CINCINNATI -- Cincinnati's troubled 911 center has a goal: answer 90 percent of calls in less than 10 seconds.
For at least one city council member, that's not good enough. The life-or-death nature of the work, Councilman Greg Landsman argued, demands no less than perfection.
Council's Law and Public Safety Committee heard a detailed action plan for the city's 911 service Monday. It's faced increased scrutiny after 16-year-old Kyle Plush died trapped in his minivan at Seven Hills School, despite two 911 calls for help.
Acting City Manager Patrick Duhaney and police officials didn't get into specifics of what went wrong the day Plush died; those details are expected at another meeting Wednesday. Rather, they focused on broad changes at the 911 center that's suffered from years of staff shortages , low morale and technology trouble .
"All of our human resources are going to be needed in this situation," Mayor John Cranley said. "We need every single person to continue to be part of the solution."
The mayor is not part of the committee but has attended two of its meetings since Plush's death. Plush's father, Ron, also was at City Hall on Monday, taking copious notes.
Council already voted last week to send an extra $1.4 million to the center through June 2019, the end of the next fiscal year.
The center also has a relatively new leader: Capt. Jim Gramke, who;worked as a 911 operator before becoming a police officer, took over day-to-day operations earlier this year. He said he's worked to open up lines of communication between managers and front-line employees, and on upgrades to the work environment -- painting the walls and new chairs, among other things -- to make the center a better place to work.
Retaining employees is a problem at 911 centers nationwide . It's a high-stress job as call takers and dispatchers deal with life-or-death situations. Duhaney and Gramke plan to double fill some positions so, as employees leave, staffing doesn't fall too low.
Gramke also promised far-reaching reforms to improve recruiting and training -- including creating a full-time training team with five employees. Right now, he said, just one person has to train more than 100 employees at the center.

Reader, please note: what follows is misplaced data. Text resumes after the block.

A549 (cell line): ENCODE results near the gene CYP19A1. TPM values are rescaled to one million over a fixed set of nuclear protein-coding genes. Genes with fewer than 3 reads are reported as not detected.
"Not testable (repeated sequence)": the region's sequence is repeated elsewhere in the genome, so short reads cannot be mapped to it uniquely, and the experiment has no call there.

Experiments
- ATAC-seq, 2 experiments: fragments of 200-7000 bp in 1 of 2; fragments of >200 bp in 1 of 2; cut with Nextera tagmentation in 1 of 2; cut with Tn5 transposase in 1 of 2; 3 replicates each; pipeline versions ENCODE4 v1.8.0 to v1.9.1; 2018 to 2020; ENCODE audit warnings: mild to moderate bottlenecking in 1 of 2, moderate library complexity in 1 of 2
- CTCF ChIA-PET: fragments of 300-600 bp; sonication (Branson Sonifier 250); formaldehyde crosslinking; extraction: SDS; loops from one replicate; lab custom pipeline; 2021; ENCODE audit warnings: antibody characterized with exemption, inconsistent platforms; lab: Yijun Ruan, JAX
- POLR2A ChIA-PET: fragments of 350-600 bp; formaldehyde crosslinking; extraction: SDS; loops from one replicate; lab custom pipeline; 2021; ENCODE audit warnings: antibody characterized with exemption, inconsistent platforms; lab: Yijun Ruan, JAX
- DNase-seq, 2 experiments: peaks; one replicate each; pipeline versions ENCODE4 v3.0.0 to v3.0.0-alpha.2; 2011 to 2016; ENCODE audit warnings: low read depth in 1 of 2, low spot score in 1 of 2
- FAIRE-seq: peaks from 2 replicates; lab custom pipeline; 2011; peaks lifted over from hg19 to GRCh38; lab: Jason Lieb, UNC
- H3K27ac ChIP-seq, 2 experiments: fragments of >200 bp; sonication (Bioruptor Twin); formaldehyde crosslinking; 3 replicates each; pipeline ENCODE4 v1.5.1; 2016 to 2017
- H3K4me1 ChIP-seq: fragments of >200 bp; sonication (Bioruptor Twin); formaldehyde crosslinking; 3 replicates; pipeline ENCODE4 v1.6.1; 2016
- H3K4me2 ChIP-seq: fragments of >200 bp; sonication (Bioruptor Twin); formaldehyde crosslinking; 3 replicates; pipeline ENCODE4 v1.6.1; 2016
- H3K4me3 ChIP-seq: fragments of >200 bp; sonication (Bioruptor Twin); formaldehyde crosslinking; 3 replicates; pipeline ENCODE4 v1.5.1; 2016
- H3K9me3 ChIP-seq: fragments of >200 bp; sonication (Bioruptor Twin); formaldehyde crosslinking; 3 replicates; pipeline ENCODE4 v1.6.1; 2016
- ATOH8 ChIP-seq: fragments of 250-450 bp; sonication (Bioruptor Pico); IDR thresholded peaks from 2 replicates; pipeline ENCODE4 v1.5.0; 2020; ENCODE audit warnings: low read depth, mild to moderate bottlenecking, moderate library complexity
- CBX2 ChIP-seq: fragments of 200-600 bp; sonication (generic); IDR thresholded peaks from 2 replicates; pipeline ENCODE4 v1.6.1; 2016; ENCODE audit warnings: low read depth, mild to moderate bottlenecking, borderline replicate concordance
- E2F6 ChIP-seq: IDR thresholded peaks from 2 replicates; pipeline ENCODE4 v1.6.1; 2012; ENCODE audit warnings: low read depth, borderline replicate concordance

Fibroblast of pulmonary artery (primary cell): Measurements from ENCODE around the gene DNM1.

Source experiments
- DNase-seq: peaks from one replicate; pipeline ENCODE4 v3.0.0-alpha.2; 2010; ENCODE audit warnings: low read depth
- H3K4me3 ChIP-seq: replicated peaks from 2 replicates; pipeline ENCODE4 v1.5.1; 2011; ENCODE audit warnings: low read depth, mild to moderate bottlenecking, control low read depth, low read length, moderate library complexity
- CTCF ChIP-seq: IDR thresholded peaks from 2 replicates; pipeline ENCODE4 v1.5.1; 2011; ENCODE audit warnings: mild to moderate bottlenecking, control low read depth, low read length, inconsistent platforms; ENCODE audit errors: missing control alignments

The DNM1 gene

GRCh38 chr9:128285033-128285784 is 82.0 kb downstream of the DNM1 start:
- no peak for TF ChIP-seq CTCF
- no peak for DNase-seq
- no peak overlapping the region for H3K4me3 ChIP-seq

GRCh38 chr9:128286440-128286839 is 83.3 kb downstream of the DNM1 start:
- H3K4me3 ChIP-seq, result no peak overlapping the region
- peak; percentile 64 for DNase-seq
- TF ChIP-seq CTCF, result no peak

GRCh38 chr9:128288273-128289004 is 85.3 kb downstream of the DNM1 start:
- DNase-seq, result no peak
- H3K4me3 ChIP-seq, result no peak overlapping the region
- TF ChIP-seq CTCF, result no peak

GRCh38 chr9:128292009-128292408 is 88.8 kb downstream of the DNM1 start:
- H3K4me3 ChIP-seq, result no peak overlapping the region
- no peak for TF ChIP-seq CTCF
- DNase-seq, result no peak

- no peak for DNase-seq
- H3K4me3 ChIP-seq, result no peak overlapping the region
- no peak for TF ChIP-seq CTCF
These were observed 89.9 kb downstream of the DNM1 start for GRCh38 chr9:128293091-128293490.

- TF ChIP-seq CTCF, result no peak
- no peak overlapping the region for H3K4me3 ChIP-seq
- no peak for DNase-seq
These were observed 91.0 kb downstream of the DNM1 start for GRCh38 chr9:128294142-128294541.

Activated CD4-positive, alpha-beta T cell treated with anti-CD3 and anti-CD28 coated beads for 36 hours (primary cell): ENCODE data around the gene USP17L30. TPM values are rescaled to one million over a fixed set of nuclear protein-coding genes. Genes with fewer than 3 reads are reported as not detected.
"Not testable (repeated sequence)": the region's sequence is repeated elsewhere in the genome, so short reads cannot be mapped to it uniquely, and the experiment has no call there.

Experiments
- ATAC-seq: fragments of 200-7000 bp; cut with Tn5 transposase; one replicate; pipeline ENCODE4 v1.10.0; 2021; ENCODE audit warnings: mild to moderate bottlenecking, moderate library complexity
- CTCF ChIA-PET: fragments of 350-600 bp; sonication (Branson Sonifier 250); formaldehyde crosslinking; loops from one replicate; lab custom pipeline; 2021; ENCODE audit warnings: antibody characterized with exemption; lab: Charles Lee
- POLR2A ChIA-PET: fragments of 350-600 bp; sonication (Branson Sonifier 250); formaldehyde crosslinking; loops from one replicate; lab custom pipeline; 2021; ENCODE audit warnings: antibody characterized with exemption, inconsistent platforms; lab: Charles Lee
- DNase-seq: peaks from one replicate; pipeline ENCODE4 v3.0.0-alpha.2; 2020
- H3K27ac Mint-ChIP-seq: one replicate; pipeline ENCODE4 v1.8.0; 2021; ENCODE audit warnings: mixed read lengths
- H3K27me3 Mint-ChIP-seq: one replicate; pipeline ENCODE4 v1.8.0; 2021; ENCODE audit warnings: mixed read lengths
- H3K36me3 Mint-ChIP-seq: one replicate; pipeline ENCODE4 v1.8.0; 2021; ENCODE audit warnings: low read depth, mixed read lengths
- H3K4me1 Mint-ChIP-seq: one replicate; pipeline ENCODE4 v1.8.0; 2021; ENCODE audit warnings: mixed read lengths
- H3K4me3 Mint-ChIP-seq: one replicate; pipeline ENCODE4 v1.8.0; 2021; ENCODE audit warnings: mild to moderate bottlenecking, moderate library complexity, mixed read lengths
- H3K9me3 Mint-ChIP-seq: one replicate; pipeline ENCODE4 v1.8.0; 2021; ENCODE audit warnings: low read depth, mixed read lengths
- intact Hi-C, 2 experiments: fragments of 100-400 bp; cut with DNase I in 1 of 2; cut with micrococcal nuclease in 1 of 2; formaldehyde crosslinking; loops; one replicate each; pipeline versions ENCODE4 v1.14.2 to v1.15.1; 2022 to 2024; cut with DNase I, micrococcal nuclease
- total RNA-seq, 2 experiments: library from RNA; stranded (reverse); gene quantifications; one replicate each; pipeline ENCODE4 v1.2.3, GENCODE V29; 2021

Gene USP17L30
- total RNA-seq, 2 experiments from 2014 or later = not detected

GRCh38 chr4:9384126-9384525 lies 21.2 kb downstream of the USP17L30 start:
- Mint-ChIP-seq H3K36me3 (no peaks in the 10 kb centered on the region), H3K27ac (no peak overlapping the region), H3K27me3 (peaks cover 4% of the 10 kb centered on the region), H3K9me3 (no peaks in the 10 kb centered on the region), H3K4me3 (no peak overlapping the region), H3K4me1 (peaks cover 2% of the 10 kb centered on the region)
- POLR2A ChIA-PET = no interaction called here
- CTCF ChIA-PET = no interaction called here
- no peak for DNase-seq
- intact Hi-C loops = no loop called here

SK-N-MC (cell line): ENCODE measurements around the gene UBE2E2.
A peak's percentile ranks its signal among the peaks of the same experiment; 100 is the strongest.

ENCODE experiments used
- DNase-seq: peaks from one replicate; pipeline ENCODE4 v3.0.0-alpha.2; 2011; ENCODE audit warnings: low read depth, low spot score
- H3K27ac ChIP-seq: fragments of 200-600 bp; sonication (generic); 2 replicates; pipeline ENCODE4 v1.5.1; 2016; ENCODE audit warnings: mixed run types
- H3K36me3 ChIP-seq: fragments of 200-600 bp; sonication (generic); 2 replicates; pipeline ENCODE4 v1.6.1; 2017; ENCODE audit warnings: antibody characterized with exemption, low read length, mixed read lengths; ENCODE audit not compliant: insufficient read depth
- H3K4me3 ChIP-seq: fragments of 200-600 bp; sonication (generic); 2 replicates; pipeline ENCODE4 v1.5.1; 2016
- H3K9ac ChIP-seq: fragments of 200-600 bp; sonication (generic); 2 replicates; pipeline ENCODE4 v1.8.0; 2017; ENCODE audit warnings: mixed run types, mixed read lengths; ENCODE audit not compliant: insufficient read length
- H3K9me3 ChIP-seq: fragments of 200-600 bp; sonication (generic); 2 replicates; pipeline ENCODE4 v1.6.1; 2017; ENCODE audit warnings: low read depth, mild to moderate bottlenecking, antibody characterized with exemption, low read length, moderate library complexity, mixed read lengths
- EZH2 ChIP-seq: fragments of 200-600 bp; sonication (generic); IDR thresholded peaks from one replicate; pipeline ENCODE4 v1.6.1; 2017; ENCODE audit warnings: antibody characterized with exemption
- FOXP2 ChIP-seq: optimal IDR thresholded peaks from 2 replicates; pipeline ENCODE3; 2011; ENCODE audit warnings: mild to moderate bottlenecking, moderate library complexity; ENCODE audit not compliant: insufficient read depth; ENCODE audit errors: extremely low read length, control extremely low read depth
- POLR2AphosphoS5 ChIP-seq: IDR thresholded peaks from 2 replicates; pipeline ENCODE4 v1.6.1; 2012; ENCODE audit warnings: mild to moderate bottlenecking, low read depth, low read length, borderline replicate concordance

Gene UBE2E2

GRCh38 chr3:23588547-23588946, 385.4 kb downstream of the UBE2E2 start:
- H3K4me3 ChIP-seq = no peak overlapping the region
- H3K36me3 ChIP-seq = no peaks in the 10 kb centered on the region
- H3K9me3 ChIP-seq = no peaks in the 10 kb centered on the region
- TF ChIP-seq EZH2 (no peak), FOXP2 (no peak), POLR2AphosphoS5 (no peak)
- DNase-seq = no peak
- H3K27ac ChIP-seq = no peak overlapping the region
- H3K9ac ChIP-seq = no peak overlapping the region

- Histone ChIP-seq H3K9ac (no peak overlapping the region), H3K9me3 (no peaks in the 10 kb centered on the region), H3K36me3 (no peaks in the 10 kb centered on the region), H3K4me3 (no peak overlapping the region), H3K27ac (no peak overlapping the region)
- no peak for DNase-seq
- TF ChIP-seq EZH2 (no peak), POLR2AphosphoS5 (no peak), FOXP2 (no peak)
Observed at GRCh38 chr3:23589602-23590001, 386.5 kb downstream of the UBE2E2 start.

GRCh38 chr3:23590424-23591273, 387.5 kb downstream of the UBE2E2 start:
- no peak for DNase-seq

The city plans to integrate its ShotSpotter technology, which uses sound waves to pinpoint a gunshot's location, into its computer-aided dispatch system.
Technology improvements also will allow home and business alarm companies enter information directly into the city's computer system -- an improvement Gramke estimated would save about 17,000 calls to the center per year. That amounts to about 2 percent of the roughly 850,000 total calls Cincinnati's 911 center handles annually.
Those massive numbers were part of what worried Landsman: If the goal is answering 90 percent of calls in less than 10 seconds -- something Gramke said was an industry standard -- it would mean roughly 85,000 calls take longer.
"That's a lot of calls. If we're saying every call, every time, then we should mean it," Landsman said. He gave credit to Duhaney and police officials for working on the issue nonstop, and for laying out measurable goals -- which he viewed as a sign of progress.
"It’s not just did the call get answered, but did the information get collected accurately? Did it get transferred to a police officer or firefighter -- did that get done accurately? And, where service is provided successfully?" Landsman said. "All that is going to performance measures that we track moving forward."
The public will be able to check progress on the action plan on the city's website, Gramke said.
Vice Mayor Christopher Smitherman, chairman of the committee, said he'd be back at the 911 center in July to talk with employees again. He and other city leaders led the media on a tour there last week.
The city hasn't ruled out possibly joining forces with Hamilton County's emergency communications center. That means collaborating where it makes sense, or even more.
"This will include the feasibility of merging parts or all of the cost and operations," Duhaney said.